This entire scene takes place amidst ancient ruins, telling us that Venus is one of the old gods, though this is contradicted by the girl’s youth. Venus shall remain eternally young, and to my way of thinking, she should not be embodied by a single figure but rather is reborn whenever a young girl develops her first hints of womanhood. To be sure, I blatantly stole this idea from Moebius. This image differs slightly from my usual pen & ink pieces in that I deliberately gave it a foreground, middle ground and background whereas usually I’m quite content with just foreground and middle ground or foreground and background. This gives the composition more depth and richness, I think, and as a result this is one of the more successful drawings I’ve ever completed.

As is usually the case, this piece, which is 11″x14″, is for sale. If you’re interested, contact me at pipstarr72@yahoo.com

Edit: Sold! Thank you very much.

Pip Starr – The Birth of Venus (2017)

The Girl and Her Vessel: A Psycho-Artistic Examination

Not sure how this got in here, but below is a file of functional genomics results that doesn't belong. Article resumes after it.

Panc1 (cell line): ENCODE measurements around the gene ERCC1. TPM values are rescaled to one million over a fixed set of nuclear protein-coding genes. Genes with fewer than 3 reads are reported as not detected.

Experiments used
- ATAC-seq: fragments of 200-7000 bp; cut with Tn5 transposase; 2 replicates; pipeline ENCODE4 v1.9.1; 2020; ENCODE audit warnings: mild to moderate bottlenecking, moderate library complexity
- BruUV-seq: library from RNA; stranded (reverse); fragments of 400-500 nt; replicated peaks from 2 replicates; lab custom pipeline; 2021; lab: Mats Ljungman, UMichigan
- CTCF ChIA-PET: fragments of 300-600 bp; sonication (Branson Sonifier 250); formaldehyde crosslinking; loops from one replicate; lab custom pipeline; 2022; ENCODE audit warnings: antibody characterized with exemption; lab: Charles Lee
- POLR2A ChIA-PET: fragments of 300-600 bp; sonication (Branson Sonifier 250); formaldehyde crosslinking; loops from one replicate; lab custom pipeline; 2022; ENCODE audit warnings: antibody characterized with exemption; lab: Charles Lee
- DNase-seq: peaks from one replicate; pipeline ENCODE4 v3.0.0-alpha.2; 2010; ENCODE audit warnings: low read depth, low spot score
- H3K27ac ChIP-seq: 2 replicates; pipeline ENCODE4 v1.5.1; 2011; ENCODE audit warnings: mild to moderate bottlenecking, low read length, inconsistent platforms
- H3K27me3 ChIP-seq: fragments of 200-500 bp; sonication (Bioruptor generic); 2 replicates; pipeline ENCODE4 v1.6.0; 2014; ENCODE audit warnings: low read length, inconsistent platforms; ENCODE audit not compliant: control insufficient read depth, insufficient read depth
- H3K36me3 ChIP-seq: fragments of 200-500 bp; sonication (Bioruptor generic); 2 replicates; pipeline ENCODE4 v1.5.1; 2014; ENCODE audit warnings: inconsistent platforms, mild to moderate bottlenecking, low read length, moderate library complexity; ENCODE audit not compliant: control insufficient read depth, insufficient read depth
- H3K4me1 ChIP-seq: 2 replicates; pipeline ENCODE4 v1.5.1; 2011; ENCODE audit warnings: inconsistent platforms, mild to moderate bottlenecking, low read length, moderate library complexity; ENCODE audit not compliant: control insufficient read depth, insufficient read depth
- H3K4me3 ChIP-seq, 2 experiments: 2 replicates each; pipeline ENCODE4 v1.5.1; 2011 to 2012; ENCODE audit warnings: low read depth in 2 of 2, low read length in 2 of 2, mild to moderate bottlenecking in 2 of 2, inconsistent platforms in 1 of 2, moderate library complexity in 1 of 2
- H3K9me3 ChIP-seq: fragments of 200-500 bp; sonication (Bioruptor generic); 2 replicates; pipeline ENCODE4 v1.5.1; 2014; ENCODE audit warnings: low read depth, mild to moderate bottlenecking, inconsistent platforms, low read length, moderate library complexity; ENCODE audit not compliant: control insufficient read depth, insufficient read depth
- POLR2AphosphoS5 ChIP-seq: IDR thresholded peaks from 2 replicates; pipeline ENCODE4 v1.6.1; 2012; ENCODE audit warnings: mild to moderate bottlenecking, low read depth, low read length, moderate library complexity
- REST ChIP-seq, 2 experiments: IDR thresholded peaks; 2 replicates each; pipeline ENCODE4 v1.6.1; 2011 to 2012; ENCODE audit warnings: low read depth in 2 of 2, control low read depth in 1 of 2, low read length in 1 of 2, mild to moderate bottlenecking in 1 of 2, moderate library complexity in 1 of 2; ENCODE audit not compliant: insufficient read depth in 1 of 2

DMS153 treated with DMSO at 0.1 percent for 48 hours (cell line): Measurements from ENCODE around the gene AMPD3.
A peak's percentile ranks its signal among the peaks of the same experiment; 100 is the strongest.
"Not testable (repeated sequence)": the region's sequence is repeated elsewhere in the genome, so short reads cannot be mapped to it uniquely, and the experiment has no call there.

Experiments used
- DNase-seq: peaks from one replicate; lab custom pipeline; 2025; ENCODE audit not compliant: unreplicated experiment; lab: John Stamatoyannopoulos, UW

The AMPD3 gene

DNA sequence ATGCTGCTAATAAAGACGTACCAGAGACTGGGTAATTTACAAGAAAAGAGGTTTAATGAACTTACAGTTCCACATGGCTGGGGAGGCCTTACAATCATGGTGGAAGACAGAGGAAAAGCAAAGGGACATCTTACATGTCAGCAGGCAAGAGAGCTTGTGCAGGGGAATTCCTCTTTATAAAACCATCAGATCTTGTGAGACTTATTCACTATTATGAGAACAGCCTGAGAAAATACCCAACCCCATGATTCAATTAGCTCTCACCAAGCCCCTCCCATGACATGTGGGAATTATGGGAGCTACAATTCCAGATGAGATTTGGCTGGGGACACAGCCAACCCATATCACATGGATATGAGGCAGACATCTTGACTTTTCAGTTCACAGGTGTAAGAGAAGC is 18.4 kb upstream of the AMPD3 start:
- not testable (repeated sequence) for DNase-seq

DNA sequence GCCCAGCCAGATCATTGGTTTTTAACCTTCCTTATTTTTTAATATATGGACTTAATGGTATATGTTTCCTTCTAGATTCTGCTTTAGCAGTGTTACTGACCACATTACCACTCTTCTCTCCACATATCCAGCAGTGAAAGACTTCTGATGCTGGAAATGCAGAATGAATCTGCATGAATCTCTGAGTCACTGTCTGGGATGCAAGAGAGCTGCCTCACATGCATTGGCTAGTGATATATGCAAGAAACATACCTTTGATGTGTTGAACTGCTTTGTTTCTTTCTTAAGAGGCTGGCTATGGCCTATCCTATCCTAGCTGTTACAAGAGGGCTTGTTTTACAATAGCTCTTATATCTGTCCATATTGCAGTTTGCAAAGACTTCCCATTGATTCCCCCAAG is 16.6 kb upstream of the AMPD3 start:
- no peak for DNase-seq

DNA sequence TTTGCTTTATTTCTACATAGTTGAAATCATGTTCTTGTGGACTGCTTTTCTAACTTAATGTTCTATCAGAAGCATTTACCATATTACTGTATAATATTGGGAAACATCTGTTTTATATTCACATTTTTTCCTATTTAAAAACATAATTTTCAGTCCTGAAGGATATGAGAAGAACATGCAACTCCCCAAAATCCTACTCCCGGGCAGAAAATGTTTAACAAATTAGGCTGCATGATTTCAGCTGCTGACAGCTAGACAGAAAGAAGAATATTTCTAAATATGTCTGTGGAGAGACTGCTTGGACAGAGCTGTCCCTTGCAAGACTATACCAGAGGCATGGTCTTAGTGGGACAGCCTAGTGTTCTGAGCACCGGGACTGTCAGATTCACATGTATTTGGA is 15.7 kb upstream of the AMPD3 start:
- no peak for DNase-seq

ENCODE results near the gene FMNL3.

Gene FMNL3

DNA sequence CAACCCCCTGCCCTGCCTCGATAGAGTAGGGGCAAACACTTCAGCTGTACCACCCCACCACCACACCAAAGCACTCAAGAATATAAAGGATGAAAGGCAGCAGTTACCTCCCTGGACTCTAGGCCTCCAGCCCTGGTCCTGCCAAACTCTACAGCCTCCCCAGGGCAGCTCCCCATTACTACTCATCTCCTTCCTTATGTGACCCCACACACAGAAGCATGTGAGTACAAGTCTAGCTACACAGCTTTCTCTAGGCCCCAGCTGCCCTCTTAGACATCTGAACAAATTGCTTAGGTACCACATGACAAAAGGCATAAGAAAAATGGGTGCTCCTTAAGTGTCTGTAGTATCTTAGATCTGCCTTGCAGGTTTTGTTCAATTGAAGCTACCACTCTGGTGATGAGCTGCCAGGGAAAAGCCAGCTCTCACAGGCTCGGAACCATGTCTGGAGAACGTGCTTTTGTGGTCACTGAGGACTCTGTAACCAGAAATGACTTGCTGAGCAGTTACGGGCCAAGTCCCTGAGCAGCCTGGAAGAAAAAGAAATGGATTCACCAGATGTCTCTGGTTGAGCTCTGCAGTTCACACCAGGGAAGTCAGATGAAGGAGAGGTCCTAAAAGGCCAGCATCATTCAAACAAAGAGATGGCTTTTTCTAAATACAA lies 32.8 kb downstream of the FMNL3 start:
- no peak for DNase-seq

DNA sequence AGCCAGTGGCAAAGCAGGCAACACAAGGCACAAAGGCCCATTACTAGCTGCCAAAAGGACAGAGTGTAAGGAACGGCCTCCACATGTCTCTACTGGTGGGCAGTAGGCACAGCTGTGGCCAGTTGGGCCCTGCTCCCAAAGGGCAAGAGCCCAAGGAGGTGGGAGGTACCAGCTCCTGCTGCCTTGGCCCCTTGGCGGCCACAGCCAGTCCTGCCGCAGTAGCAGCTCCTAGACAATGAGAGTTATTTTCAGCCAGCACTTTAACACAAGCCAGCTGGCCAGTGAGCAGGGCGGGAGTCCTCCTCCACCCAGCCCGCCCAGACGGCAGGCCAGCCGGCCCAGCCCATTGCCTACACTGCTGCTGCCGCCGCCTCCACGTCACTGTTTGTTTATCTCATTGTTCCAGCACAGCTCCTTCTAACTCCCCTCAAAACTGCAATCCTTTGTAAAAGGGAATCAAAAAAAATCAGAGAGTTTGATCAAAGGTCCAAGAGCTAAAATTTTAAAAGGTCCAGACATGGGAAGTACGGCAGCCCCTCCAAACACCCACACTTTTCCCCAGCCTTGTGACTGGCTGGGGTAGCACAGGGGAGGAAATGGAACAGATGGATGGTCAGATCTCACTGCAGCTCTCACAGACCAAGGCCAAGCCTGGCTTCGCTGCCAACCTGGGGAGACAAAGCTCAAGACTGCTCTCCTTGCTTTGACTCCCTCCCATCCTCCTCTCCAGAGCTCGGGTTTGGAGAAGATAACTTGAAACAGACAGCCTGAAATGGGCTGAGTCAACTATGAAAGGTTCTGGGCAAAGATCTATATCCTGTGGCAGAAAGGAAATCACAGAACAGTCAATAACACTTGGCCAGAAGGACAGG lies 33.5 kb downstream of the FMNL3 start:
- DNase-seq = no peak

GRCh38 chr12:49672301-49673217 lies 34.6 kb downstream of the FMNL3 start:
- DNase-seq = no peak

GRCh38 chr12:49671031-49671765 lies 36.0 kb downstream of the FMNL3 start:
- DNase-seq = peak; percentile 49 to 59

While I am not a subscriber to the Freudian philosophy in full, I do find it fascinating and worth looking into from time to time. What most interests me is what I would call proto-Freudianism, a sort of loose and unfocused examination of concepts like the symbolic phallus and vagina in art. The phallus in artistic imagery is well-documented; less so the vagina. When the vagina has been represented symbolically, it generally manifests in two forms: the flower and the vessel. In my post Deflowered, I addressed the latter in a particular context, namely the shattered or broken vessel as it represented the loss of virginity. Here we will examine the same symbol in its purer form, before it is broken. Thus, in Freudian terms we are looking at girls who are still sexually innocent. The symbolism is rarely conscious on the part of artists, but for a Freudian that hardly matters. Of particular concern to us are pieces from the heyday of Freudianism (late 19th to mid 20th century), when artists were more likely to be aware of the sexual symbolism in their work and could choose either to accentuate it or downplay it.